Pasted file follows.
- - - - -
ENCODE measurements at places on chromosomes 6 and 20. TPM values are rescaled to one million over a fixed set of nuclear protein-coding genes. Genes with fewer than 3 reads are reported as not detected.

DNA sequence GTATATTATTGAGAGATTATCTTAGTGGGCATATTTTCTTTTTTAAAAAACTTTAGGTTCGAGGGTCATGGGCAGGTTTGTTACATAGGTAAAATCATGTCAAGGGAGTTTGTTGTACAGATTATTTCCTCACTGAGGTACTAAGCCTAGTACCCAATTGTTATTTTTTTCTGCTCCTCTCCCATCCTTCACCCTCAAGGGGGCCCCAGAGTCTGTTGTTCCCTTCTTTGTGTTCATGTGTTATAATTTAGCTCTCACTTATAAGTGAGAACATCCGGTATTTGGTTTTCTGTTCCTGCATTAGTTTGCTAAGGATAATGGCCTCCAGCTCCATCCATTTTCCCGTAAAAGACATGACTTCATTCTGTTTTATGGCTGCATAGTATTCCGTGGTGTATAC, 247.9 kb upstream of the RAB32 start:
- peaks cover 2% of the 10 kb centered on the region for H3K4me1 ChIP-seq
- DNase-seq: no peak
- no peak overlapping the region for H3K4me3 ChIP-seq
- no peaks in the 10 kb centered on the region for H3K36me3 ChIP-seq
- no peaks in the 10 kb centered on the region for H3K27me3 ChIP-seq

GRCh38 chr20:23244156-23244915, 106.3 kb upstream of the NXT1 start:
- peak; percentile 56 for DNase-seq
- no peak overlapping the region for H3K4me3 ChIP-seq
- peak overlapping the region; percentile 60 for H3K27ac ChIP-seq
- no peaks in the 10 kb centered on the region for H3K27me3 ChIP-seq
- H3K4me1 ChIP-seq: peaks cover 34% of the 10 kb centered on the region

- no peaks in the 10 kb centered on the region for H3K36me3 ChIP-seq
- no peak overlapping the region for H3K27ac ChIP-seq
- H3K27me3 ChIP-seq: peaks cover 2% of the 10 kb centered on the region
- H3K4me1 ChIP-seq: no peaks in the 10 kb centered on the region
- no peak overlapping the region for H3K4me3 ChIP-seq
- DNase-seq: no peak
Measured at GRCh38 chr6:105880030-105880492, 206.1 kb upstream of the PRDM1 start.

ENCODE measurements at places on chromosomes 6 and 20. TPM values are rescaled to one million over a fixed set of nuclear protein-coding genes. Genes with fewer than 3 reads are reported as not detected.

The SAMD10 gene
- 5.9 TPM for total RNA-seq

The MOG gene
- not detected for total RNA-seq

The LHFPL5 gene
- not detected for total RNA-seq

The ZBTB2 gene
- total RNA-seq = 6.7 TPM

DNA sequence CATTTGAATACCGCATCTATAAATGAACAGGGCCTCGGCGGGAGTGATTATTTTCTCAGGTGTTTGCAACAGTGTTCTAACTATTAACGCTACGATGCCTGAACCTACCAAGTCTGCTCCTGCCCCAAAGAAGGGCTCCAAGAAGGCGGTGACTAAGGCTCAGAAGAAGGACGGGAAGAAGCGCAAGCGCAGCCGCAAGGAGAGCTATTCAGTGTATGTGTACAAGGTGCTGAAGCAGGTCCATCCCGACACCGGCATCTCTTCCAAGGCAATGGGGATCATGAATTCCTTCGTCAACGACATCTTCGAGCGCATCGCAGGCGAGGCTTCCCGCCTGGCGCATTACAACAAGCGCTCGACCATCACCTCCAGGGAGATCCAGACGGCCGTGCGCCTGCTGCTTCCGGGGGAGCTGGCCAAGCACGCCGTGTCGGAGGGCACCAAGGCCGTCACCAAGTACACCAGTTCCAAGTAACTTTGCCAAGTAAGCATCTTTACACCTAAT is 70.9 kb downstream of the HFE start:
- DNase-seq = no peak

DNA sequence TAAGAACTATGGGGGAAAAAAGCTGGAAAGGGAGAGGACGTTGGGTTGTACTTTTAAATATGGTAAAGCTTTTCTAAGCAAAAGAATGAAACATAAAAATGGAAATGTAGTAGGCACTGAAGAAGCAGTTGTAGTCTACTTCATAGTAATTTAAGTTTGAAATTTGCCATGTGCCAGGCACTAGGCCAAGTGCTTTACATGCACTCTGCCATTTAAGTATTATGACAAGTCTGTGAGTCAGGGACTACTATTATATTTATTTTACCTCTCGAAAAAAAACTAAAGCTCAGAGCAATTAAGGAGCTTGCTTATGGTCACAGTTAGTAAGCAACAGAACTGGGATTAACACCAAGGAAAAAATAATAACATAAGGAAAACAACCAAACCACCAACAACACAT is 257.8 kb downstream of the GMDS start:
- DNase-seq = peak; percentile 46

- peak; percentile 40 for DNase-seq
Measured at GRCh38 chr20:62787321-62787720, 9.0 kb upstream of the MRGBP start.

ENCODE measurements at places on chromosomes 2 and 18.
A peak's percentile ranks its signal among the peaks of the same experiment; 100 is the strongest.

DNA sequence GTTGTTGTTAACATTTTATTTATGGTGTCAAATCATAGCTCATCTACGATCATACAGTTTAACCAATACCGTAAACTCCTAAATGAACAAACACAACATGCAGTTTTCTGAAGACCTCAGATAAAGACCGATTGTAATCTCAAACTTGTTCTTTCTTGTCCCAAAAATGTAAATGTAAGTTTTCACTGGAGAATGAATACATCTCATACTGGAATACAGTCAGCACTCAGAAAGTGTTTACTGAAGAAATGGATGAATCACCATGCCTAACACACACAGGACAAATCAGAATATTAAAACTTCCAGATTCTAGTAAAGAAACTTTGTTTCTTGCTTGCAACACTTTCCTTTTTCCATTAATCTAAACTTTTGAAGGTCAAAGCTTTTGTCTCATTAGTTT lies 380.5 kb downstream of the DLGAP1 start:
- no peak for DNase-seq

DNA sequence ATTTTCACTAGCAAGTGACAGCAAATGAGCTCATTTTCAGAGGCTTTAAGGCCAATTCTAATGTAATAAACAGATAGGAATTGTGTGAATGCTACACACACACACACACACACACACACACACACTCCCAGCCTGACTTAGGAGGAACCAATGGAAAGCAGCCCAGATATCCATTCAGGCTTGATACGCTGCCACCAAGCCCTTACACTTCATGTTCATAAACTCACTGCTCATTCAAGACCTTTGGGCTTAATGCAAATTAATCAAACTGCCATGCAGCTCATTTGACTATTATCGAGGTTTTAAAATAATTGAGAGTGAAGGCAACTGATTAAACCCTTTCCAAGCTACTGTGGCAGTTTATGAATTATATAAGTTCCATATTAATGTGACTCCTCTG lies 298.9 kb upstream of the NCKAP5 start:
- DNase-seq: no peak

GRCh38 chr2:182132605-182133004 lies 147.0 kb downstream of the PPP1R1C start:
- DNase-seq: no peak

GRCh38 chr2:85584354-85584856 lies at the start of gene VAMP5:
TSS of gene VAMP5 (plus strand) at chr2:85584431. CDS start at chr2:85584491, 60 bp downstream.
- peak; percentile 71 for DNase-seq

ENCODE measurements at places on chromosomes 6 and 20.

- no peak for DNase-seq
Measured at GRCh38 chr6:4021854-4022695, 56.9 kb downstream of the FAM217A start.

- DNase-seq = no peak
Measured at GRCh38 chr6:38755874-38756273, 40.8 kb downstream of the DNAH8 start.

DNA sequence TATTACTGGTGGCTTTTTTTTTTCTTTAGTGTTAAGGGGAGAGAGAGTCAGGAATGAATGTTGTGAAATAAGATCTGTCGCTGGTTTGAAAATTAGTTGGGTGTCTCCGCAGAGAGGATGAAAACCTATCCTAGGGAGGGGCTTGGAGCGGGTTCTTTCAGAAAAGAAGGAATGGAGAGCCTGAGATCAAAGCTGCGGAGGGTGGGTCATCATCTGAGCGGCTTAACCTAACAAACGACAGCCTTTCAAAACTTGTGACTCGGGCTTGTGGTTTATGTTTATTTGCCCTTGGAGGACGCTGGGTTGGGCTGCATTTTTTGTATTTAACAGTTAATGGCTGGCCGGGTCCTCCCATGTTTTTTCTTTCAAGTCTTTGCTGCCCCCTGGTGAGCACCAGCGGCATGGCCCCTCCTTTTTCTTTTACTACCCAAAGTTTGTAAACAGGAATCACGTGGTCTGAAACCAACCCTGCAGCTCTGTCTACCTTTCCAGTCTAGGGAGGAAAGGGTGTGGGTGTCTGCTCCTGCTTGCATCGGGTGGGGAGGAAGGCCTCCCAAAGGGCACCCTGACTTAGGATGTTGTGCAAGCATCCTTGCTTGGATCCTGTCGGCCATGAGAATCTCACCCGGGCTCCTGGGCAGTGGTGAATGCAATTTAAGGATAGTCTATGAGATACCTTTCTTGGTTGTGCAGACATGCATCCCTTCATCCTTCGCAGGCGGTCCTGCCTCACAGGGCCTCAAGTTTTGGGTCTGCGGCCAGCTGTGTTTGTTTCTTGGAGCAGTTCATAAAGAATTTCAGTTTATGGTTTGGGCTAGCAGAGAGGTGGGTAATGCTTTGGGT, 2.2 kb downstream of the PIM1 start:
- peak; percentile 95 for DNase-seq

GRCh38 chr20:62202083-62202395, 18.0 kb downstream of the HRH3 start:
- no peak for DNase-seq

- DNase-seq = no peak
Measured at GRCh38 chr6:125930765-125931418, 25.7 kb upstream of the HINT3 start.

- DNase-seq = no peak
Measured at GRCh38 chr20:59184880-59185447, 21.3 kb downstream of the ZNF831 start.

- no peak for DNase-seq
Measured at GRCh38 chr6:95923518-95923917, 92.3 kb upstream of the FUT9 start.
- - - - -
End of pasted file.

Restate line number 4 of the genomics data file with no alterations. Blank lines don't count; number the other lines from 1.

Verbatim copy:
- DNase-seq: no peak